Purpose: To propose the objectives of undergraduate training in direct ophthalmoscopy (DO).
Method: Narrative review of the literature on (i) opinions about the expected proficiency from students in DO, and (ii) estimates of its diagnostic value.
Results: (i) Authorities disagree on the proficiency in DO that they expect from students. Textbooks of physical diagnosis differ in their coverage of DO. Surveys have indicated that US physicians expect students to be able to detect optic nerve head abnormalities. The Association of American Medical Colleges expects students to perform ophthalmoscopic examination and describe observations. The International Council of Ophthalmology expects students to recognize also diabetic and hypertensive retinopathies. The Association of University Professors in Ophthalmology requires that students recognize papilloedema, cholesterol emboli, glaucomatous cupping and macular degeneration. (ii) There is evidence that DO, even by ophthalmologists, is inadequate for screening for glaucoma, diabetic and hypertensive retinopathies. Two studies have suggested a limited value of DO in detecting clinical emergencies.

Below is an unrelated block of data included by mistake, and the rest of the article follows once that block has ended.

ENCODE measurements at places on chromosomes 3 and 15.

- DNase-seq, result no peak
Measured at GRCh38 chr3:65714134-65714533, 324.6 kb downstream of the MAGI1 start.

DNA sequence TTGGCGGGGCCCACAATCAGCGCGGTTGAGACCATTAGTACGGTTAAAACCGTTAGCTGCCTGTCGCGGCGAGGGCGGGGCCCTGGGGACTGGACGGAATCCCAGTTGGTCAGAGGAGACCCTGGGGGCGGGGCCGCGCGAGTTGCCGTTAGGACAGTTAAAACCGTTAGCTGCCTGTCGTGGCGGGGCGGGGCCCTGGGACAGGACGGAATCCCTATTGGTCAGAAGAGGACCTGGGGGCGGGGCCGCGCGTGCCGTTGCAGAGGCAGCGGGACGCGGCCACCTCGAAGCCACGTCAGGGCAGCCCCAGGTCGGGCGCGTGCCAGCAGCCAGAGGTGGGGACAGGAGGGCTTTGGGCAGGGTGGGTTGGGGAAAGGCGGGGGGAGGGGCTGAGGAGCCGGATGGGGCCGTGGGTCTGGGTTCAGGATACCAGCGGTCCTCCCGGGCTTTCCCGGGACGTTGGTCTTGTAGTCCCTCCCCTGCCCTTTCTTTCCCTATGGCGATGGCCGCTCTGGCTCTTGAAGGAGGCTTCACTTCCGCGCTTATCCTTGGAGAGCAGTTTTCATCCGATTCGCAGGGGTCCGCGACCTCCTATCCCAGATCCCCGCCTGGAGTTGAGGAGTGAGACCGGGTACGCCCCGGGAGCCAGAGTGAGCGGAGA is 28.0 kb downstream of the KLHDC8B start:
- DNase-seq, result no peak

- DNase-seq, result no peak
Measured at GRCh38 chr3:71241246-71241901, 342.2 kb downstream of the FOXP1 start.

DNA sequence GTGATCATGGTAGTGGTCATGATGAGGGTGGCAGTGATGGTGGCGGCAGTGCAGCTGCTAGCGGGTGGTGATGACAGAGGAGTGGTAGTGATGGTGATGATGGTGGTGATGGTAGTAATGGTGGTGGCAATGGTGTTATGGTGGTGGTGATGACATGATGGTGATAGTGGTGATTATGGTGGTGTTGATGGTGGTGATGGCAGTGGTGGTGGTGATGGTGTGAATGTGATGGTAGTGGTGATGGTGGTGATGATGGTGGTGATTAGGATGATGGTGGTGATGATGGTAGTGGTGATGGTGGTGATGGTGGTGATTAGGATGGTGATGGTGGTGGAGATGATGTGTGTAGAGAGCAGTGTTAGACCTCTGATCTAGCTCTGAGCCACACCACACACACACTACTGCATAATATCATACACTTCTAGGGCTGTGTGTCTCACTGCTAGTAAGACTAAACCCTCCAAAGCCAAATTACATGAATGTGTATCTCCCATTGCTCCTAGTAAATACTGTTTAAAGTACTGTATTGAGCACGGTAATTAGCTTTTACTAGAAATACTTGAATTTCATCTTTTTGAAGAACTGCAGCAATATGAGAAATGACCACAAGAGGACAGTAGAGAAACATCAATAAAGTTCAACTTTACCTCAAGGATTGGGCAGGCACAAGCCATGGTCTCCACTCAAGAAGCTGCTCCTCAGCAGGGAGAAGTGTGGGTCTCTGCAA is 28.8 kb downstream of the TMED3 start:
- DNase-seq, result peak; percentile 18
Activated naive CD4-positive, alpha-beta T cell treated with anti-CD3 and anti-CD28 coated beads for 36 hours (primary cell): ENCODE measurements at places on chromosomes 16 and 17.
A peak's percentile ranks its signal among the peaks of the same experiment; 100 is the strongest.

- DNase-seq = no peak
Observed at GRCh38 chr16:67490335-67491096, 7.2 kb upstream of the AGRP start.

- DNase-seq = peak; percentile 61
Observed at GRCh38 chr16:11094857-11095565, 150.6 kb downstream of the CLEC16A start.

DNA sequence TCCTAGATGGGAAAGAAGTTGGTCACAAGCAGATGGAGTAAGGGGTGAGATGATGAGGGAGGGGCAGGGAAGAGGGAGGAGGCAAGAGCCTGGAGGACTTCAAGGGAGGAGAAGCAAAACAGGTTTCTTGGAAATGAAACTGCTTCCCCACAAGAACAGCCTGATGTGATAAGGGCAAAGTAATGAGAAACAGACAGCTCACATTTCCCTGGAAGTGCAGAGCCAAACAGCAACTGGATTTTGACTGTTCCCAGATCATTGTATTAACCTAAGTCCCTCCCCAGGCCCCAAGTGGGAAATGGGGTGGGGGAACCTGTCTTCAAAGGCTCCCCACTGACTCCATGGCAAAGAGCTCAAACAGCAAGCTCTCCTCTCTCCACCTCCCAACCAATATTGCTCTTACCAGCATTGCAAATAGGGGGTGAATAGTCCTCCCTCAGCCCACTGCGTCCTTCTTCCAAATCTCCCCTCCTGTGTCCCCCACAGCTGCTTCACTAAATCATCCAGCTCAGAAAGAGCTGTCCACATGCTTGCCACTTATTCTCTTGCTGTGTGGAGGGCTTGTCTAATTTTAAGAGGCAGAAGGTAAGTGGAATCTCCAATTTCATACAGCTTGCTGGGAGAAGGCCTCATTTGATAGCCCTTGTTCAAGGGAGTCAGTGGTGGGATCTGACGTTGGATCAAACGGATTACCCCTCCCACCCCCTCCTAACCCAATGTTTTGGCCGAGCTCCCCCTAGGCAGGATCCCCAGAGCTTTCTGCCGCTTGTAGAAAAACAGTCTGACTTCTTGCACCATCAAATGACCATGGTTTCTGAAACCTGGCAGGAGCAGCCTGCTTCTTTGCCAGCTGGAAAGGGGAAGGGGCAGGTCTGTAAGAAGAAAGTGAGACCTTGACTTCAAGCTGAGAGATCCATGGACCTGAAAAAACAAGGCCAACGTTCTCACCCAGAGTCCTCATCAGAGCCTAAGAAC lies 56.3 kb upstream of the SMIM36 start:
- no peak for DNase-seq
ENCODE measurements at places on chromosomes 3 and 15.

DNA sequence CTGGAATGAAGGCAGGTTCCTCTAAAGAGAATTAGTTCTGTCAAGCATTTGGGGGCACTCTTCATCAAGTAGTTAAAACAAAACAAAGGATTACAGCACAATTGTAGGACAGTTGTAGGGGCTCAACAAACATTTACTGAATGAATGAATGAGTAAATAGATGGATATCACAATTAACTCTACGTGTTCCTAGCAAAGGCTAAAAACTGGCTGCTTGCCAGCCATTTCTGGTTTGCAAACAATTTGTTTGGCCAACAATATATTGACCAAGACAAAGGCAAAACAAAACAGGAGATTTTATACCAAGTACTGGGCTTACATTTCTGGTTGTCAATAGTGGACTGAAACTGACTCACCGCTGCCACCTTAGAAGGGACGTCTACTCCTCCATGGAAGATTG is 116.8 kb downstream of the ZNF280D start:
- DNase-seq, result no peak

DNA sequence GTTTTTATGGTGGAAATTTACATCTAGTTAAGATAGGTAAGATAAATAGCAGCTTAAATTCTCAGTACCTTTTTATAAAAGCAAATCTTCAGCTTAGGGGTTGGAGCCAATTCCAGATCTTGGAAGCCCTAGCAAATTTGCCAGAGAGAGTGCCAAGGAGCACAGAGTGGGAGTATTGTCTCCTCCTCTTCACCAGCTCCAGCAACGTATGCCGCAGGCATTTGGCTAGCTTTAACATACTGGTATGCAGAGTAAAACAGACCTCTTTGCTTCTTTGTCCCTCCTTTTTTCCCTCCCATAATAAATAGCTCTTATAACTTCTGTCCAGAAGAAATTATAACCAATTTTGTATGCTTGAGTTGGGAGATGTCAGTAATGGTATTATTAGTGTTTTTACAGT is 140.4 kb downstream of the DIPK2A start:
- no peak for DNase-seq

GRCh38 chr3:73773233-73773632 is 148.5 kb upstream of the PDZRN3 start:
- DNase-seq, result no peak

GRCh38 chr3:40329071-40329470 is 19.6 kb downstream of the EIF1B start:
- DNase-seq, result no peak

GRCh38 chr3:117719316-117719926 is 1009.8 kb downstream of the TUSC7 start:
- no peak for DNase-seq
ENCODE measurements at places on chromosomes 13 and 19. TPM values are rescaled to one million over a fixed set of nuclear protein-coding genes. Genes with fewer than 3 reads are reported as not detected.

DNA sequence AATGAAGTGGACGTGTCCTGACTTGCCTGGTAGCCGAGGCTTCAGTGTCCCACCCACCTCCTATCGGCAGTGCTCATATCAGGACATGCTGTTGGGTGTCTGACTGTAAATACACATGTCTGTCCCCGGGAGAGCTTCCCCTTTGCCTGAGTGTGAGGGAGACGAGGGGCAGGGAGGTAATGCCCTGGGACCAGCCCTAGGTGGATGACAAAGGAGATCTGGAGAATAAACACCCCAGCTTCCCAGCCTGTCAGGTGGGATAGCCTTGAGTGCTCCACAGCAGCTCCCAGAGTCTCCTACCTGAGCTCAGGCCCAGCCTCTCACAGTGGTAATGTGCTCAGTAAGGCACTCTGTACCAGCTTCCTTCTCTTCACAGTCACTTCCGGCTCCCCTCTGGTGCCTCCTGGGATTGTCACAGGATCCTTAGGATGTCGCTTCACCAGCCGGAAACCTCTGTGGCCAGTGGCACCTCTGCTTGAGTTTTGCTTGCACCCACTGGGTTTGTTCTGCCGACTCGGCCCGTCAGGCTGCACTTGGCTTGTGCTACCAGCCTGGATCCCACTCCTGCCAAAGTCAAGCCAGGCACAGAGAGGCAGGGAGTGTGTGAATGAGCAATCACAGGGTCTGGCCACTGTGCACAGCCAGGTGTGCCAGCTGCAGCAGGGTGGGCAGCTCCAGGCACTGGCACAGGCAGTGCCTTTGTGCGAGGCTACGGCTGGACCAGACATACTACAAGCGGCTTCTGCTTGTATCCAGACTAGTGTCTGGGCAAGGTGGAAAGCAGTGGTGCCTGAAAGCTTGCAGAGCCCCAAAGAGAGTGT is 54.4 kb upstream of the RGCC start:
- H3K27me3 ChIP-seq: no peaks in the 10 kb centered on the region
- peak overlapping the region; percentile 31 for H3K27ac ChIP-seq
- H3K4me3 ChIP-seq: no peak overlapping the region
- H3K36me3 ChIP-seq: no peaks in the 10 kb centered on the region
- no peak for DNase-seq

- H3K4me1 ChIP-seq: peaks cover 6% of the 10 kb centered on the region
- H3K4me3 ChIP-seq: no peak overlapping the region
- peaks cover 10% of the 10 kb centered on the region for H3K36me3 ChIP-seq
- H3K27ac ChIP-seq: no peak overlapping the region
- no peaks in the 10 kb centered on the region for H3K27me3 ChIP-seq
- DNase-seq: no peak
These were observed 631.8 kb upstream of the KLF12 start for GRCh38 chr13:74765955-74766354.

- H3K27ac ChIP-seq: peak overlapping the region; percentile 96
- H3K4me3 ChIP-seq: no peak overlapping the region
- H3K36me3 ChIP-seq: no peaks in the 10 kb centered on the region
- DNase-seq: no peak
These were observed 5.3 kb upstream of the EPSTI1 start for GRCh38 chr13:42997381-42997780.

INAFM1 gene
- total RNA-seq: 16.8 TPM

Conclusions: The evidence that DO, even by ophthalmologists, is sub-optimal in detecting common abnormalities challenges existing the notions of training medical students. On pending the results of additional studies of the value of DO in detecting emergencies, we suggest that undergraduate teaching of DO should impart the following: (i) an ability to identify the red fundus reflex and optic disc; (ii) an ability to recognize signs of clinical emergencies in patients, mannequins or fundus photographs; and (iii) knowledge about, but not an ability to detect, other retinopathies.
© 2011 The Authors. Acta Ophthalmologica © 2011 Acta Ophthalmologica Scandinavica Foundation.